According to a website dedicated to the work , Christine Schäfer is not the first female to record it but has no less than eleven predecessors including Lotte Lehmann and Margaret Price in the soprano category. I have not heard any of them but have for comparison excellent recordings by a tenor - Peter Pears, two baritones - Dietrich Fischer-Dieskau (his 1971 reading with Gerald Moore) and Matthias Goerne, and a bass-baritone - Hans Hotter. Although most of the recordings have been made by baritones, interestingly, it is the high voices – Schäfer and Pears – who sing the music in Schubert’s original keys. Fischer-Dieskau, Goerne and Hotter had to transpose it.

One point I should make early is that the pianist should be no mere accompanist in this music. Fine Schubertians such as Alfred Brendel, Imogen Cooper and Andras Schiff are amongst the pianists who have recorded the work. Here Eric Schneider’s contribution to the interpretation seems to be considerable. In matters of tempi, he takes some freedoms and these artists are generally not inclined to linger – the other versions mentioned all take at least four minutes longer i.e. between 72 and 75 minutes. In terms of phrasing and dynamics, this is highly-characterised playing and there is very much a sense of partnership between singer and pianist.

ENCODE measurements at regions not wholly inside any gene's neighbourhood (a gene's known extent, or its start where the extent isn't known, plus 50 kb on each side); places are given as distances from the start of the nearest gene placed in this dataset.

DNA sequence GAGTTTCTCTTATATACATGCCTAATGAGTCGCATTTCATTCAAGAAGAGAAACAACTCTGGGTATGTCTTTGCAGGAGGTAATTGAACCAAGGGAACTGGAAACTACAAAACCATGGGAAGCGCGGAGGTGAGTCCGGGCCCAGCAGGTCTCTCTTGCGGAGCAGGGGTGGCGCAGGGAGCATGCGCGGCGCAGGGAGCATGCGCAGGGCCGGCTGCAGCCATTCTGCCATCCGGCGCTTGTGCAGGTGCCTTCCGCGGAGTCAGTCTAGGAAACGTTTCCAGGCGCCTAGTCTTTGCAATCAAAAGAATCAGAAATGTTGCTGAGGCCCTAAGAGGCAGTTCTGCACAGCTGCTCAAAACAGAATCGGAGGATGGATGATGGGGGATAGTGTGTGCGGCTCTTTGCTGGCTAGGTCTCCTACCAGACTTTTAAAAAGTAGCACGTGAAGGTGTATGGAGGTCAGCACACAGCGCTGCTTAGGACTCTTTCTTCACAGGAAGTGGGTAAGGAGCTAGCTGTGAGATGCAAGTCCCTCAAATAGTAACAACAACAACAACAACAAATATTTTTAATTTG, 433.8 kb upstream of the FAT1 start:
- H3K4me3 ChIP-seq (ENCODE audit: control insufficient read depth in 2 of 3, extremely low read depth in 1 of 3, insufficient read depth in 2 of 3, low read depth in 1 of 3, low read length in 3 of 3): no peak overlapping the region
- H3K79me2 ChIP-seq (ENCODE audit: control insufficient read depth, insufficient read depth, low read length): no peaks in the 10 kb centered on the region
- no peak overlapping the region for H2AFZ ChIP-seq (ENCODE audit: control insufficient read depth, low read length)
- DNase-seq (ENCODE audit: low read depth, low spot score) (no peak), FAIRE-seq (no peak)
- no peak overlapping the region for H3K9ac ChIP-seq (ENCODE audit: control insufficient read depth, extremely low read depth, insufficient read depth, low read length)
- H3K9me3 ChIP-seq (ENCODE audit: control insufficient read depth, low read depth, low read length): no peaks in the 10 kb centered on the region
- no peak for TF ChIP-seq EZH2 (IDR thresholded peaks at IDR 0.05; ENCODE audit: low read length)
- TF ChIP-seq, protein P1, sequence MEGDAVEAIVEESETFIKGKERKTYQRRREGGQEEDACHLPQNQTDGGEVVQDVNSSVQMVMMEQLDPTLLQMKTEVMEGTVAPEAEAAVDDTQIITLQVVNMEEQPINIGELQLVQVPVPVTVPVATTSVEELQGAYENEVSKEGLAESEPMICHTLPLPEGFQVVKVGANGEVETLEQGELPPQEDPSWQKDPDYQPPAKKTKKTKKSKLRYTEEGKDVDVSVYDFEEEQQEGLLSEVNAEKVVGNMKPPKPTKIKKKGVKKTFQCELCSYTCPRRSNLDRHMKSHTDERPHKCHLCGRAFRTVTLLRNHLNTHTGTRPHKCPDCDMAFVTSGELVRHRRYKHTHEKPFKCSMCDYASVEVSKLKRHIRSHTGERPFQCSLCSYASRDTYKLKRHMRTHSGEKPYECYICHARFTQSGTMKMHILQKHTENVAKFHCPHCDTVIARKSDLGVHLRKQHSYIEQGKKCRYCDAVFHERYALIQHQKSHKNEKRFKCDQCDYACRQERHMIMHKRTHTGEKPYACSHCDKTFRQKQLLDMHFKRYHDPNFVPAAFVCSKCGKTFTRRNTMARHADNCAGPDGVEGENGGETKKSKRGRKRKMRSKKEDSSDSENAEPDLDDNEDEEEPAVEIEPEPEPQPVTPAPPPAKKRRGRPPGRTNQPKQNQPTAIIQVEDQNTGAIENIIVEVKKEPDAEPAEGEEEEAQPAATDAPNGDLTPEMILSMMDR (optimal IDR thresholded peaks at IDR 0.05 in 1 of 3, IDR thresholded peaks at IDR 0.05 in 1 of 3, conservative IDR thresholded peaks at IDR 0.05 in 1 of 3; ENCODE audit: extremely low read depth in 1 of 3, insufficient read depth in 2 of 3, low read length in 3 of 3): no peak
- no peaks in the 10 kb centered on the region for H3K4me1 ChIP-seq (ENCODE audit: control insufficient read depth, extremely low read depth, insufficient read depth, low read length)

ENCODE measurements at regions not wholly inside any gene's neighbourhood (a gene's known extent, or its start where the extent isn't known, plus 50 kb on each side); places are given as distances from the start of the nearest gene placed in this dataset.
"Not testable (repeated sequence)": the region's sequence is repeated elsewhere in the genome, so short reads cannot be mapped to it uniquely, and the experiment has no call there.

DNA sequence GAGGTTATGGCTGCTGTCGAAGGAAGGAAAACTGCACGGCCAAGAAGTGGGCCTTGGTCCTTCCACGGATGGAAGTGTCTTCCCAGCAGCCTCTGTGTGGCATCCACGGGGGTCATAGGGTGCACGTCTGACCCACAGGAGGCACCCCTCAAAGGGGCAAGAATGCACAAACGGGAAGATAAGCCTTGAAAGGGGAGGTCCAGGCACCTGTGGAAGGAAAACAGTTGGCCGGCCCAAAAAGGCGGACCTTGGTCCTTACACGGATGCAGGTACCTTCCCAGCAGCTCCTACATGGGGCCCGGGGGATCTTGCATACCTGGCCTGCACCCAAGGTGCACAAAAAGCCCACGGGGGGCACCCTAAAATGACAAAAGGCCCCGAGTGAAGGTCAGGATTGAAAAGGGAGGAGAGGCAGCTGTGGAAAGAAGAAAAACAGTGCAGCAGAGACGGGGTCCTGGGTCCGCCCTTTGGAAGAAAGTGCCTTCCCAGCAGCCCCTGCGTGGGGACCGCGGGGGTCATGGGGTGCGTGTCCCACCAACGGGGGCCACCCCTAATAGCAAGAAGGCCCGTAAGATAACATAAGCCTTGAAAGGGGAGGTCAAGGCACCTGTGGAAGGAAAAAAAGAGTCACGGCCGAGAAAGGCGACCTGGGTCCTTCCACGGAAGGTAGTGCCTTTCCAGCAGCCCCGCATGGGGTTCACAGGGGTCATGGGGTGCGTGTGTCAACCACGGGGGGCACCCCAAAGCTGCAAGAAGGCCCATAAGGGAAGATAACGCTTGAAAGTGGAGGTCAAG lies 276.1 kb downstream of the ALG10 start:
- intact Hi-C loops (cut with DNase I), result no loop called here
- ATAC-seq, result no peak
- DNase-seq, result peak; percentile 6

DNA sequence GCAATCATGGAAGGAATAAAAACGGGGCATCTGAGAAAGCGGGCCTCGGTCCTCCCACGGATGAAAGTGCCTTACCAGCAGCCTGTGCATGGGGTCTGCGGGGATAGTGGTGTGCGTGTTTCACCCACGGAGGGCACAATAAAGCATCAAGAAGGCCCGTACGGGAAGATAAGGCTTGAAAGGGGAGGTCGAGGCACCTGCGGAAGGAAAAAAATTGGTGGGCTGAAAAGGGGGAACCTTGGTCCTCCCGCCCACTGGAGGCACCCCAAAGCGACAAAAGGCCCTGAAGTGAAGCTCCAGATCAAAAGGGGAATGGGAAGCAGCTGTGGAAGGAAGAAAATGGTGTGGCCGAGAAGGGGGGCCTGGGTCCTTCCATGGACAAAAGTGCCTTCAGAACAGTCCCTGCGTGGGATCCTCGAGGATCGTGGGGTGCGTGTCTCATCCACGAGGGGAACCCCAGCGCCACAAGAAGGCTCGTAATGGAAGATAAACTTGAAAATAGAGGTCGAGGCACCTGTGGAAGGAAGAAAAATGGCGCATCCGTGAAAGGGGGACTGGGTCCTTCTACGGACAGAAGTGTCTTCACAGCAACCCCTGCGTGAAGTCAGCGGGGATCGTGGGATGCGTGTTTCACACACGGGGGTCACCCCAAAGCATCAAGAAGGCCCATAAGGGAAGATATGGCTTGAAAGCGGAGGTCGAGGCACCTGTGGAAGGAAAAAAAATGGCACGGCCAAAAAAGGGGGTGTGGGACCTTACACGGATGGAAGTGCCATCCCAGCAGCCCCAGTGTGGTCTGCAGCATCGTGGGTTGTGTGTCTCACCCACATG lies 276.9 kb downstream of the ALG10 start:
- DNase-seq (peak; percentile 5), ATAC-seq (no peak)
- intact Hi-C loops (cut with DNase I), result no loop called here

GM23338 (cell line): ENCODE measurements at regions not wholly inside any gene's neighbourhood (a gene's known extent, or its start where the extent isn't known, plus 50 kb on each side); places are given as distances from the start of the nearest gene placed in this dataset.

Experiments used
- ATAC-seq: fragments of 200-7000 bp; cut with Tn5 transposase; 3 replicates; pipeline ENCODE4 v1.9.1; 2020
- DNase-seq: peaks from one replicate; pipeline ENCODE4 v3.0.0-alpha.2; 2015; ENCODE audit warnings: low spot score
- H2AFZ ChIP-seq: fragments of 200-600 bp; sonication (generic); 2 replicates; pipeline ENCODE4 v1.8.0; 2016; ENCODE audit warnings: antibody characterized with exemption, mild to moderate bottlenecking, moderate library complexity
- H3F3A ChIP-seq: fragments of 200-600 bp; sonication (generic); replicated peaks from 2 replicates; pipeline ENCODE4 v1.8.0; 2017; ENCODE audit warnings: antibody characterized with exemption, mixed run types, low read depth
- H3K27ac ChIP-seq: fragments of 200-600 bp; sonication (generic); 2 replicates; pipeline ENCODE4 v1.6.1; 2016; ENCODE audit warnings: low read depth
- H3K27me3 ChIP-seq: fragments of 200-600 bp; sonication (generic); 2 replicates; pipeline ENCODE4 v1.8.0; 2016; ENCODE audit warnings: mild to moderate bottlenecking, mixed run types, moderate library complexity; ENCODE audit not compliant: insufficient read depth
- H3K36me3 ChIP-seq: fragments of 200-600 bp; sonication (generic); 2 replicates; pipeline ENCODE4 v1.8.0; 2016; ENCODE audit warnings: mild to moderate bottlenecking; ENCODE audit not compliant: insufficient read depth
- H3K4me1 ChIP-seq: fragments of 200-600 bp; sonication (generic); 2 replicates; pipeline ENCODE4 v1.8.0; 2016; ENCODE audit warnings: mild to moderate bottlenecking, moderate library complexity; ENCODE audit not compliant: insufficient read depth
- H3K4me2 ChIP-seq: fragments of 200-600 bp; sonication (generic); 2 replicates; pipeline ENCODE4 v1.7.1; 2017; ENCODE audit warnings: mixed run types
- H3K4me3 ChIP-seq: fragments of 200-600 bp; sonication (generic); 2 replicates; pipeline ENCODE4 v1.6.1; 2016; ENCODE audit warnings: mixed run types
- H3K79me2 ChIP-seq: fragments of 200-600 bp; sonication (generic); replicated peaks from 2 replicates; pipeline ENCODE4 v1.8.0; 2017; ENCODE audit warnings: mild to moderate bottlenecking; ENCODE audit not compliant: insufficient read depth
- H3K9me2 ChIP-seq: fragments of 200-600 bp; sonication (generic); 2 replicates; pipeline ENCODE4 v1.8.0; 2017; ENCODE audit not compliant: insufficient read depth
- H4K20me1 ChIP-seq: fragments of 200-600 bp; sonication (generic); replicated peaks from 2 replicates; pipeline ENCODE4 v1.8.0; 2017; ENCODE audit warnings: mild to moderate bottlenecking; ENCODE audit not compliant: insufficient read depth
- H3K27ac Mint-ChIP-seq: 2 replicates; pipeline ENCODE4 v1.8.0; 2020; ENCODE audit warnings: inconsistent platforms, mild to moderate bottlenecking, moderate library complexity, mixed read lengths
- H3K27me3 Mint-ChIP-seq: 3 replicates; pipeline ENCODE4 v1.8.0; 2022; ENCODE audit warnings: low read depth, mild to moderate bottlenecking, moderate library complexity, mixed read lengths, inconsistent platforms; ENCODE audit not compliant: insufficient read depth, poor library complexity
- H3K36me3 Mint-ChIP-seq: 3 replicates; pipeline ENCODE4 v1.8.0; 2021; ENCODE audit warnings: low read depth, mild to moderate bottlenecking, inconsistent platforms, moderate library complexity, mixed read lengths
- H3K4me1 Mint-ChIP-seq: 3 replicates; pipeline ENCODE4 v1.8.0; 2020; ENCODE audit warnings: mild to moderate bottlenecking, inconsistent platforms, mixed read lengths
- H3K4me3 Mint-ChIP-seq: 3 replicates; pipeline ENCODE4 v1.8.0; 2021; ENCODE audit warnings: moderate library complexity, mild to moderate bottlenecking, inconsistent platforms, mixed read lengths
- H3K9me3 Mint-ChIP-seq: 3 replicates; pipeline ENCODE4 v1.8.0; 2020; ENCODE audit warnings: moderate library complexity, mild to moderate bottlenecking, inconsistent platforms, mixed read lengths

The general tendency for fast tempi is noticeable right at the very beginning with a very sprightly rendition of Gute Nacht (4:44 when all my other comparison versions are well over five minutes and Hotter takes over six). In this song Schäfer’s voice has a quite magical timbre and brings an unusually positive sense of anticipation about the journey ahead. Die Wetterfane has an indeterminate forecast but in Gefrorne Tränen the spine starts to chill along with the tears. The words "Ei tränen, meine tränen" are delivered with wonderful pianissimo shading. Erstarrung is given with much ambiguity of mood.